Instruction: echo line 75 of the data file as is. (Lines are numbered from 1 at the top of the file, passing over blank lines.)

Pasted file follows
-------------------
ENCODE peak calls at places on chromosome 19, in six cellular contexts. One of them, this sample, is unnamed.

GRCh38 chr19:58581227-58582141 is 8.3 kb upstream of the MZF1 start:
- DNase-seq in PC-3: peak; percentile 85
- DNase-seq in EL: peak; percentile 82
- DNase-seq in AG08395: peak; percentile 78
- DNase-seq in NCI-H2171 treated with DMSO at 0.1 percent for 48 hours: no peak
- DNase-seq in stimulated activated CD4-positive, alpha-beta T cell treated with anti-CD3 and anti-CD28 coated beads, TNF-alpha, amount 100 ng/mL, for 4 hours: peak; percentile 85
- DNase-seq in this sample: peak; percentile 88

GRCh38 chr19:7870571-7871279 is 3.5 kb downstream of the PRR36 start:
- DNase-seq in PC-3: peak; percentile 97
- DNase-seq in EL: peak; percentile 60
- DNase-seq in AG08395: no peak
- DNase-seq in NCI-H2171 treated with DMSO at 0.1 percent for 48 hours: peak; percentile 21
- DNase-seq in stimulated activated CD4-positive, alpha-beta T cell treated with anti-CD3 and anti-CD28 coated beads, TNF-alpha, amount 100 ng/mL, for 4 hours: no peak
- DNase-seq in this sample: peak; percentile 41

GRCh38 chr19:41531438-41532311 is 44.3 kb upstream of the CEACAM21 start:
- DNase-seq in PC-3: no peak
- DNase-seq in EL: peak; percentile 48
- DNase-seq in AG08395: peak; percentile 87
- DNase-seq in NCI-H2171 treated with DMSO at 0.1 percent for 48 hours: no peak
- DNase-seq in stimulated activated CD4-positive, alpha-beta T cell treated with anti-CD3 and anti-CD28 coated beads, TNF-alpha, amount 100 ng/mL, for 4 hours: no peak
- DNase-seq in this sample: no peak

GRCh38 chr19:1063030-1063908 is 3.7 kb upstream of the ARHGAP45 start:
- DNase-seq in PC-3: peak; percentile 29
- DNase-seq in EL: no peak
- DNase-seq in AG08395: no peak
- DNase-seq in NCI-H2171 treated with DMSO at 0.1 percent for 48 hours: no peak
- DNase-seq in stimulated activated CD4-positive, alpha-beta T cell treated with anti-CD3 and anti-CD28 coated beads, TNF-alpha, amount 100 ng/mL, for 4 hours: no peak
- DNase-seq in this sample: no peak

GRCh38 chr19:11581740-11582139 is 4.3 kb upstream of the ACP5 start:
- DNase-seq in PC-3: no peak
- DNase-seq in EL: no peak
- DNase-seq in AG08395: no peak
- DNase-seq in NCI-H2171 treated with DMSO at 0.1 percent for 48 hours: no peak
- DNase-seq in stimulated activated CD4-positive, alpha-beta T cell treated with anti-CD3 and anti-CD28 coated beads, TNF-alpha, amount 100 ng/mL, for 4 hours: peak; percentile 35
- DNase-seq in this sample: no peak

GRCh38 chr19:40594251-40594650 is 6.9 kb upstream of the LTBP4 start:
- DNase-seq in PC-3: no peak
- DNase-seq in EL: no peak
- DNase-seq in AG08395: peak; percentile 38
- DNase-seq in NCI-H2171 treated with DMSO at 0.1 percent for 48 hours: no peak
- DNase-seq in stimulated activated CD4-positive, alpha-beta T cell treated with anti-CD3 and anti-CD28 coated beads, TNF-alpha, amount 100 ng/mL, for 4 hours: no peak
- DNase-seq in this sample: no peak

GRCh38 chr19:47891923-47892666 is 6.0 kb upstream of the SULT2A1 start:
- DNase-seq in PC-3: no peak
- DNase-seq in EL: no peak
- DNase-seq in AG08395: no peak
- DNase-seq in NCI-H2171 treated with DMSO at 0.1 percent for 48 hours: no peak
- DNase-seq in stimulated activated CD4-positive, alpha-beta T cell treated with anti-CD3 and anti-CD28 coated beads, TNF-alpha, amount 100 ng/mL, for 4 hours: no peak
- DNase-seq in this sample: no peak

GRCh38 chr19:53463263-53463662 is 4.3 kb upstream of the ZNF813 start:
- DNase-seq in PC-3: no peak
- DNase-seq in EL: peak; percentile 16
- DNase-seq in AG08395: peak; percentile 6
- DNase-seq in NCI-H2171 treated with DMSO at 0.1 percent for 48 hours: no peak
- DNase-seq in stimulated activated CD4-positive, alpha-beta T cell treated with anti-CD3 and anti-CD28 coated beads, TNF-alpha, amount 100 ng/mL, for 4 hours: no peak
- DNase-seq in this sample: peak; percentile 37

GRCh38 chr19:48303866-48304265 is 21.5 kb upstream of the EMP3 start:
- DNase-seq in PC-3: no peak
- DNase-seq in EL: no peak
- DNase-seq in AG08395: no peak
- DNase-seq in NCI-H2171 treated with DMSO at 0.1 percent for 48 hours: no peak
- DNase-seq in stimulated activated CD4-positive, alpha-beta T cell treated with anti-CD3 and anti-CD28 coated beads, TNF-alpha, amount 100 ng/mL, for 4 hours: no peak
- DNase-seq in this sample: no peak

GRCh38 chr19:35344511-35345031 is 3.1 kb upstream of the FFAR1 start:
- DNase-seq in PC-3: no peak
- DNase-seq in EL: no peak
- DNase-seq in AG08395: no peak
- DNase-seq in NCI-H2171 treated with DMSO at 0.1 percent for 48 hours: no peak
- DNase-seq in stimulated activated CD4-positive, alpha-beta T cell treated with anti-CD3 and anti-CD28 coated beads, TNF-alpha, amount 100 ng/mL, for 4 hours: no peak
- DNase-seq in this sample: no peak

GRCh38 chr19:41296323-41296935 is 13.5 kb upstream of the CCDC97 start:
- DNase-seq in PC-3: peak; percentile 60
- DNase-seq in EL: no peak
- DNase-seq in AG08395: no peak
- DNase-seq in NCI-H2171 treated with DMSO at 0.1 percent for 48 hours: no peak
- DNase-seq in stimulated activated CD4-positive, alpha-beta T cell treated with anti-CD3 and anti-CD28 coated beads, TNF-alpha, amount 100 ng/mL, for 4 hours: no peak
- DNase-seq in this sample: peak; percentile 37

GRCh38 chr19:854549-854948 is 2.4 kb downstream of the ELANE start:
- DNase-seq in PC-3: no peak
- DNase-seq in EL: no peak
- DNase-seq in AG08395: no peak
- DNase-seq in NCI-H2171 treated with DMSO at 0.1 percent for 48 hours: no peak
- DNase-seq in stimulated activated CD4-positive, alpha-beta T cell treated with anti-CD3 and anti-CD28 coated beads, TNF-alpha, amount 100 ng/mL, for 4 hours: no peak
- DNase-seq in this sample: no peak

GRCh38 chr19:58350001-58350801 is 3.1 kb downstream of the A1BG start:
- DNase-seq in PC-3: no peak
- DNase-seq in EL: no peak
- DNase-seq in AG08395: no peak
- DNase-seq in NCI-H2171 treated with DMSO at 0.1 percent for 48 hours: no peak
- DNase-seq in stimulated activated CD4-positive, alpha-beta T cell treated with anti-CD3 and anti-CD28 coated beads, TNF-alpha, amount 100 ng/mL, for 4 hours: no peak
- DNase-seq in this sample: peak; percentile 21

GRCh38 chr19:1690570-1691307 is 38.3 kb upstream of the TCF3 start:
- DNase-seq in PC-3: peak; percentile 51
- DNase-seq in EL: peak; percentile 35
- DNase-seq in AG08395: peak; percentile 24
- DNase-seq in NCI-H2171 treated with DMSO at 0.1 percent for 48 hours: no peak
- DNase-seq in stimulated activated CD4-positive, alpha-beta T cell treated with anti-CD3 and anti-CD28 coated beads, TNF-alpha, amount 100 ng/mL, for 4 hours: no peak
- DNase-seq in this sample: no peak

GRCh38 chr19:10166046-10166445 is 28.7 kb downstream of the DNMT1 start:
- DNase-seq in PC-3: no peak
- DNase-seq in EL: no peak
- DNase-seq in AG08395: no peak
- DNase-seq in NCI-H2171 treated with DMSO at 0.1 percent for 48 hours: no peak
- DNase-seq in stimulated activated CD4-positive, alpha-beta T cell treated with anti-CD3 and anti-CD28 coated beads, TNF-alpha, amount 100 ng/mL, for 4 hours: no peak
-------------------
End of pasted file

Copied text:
- DNase-seq in AG08395: no peak